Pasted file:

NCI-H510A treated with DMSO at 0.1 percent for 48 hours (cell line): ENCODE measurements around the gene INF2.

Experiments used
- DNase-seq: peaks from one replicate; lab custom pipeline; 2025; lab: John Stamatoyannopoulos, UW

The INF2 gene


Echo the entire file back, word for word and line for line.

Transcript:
NCI-H510A treated with DMSO at 0.1 percent for 48 hours (cell line): ENCODE measurements around the gene INF2.

Experiments used
- DNase-seq: peaks from one replicate; lab custom pipeline; 2025; lab: John Stamatoyannopoulos, UW

The INF2 gene